Maasai women in Kajiado County have been challenged to embrace income earning enterprises to boost the fight against retrogressive cultures adversely affecting the girl child.
Poverty among polygamous families has been cited as the biggest setback in fight against female gentle mutilation and early marriages in Maasailand.
Women are said to give in to their husbands’ demands to marry off their daughters after forced circumcision.
Ms Agnes Leina, a member of Anti-FGM Board and the director of Ilaramatak, a local NGO, said: “Maasai women depend on their husbands for daily bread. Lack of economic breakthrough deny them a chance to protect their daughters from FGM and early marriage. Some have even become traditionally circumcisers to earn a living.”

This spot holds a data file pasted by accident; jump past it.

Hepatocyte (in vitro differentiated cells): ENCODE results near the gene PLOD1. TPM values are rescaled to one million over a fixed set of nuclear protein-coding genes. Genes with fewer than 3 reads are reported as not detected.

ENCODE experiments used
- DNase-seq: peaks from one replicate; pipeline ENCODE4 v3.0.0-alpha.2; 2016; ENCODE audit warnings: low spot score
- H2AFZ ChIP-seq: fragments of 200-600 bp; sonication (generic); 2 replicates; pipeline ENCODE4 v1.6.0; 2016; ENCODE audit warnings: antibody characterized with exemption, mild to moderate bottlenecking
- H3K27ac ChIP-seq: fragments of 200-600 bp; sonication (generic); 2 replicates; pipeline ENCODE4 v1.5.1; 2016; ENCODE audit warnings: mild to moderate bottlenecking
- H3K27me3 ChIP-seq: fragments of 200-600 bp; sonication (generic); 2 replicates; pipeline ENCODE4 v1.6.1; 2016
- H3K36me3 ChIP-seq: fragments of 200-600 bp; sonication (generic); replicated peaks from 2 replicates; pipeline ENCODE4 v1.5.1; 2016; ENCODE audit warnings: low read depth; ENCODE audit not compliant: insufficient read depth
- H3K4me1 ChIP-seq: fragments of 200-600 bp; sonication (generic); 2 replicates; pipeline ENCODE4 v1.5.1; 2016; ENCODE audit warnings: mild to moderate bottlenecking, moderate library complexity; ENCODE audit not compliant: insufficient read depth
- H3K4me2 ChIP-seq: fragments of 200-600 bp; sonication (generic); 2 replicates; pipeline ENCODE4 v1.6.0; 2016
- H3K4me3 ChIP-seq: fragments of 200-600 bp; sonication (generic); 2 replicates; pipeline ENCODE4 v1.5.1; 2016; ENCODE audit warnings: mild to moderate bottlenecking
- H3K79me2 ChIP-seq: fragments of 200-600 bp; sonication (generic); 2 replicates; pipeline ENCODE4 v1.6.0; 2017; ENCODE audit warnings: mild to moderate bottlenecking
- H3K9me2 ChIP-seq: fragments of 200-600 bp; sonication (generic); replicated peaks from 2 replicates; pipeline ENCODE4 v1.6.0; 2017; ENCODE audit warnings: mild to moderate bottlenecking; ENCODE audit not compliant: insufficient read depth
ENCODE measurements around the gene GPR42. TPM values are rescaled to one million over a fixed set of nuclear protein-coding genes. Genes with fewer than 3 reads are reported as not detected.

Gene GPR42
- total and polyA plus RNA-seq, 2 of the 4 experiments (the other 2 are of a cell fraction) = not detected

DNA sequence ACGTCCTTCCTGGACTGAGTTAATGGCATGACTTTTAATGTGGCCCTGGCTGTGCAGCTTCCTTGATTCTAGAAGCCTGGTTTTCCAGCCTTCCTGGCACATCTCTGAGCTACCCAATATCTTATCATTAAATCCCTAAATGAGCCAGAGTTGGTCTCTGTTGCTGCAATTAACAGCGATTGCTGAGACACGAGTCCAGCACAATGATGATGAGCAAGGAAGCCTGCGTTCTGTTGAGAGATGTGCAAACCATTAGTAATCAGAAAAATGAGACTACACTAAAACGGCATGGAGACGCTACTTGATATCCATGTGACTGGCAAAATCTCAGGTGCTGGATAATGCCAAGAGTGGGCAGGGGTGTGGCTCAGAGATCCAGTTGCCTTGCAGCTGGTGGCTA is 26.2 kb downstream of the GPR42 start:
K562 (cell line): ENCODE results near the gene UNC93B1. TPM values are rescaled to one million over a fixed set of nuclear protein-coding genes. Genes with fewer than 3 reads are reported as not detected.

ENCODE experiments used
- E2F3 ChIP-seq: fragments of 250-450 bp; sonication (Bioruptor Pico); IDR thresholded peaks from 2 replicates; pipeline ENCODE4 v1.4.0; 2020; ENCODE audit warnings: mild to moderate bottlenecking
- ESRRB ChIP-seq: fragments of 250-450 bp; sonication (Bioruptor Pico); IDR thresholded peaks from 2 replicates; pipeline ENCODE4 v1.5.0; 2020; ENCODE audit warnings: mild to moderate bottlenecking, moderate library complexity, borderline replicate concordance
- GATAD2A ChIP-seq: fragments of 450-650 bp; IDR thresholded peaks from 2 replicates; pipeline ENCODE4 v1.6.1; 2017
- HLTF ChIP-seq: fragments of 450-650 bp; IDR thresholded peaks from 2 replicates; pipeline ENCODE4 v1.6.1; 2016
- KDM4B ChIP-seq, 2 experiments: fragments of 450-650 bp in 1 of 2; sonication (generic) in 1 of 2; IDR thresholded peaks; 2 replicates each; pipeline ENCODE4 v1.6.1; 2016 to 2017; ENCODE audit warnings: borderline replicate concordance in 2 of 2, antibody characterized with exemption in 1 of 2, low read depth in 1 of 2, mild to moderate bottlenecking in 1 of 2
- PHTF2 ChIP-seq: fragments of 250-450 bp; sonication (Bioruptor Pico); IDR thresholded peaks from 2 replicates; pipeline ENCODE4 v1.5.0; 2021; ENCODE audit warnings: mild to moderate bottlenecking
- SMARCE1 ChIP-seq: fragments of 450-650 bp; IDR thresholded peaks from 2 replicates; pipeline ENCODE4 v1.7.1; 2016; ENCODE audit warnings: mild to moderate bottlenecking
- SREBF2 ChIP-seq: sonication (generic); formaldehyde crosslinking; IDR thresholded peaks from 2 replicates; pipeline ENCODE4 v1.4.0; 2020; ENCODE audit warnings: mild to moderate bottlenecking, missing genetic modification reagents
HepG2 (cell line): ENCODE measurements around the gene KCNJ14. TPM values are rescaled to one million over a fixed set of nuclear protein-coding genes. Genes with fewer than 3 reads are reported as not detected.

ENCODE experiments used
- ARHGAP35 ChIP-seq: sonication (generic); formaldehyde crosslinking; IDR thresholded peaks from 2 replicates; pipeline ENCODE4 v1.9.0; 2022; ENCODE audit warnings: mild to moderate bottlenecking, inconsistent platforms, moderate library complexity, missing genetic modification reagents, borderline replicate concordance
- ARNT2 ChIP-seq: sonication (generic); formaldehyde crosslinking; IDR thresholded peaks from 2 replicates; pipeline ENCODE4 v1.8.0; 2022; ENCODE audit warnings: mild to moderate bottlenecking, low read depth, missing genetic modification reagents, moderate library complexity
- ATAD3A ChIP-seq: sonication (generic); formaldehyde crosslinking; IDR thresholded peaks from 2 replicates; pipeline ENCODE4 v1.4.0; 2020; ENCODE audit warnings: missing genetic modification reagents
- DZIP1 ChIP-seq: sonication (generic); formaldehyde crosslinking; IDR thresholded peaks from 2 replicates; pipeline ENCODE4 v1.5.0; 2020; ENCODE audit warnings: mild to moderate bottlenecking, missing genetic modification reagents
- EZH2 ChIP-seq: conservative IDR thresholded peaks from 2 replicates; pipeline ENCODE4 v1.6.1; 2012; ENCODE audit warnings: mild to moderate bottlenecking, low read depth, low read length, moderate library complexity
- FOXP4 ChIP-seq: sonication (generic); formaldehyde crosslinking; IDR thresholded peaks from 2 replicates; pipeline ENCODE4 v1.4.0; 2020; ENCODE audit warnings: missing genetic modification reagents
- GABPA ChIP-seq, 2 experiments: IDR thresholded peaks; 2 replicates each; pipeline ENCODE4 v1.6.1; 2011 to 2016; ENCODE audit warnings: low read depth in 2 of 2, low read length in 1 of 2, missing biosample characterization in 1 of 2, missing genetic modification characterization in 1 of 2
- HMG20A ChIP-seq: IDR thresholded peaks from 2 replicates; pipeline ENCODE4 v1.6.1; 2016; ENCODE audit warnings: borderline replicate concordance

Embrace tree planting
Various government departments in collaboration with local NGOs have now introduced several income generating enterprises among them indigenous tree planting to boost the women.
Hundreds of Maasai women from Enkinye village, Kajiado Central have benefited from 2,000 indigenous seedlings.
The women have been urged to embrace tree planting not only for environmental conservation but also as an income generating avenue.
Ms Bernadette Loloju, the chief executive of the anti-FGM board, said care for environment go hand in hand with anti-FGM campaign considering that poverty attributed to environmental degradation mostly affects the female gender. “We will not relent in empowering women economically to give them a voice against retrogressive cultures,” said Ms Loloju.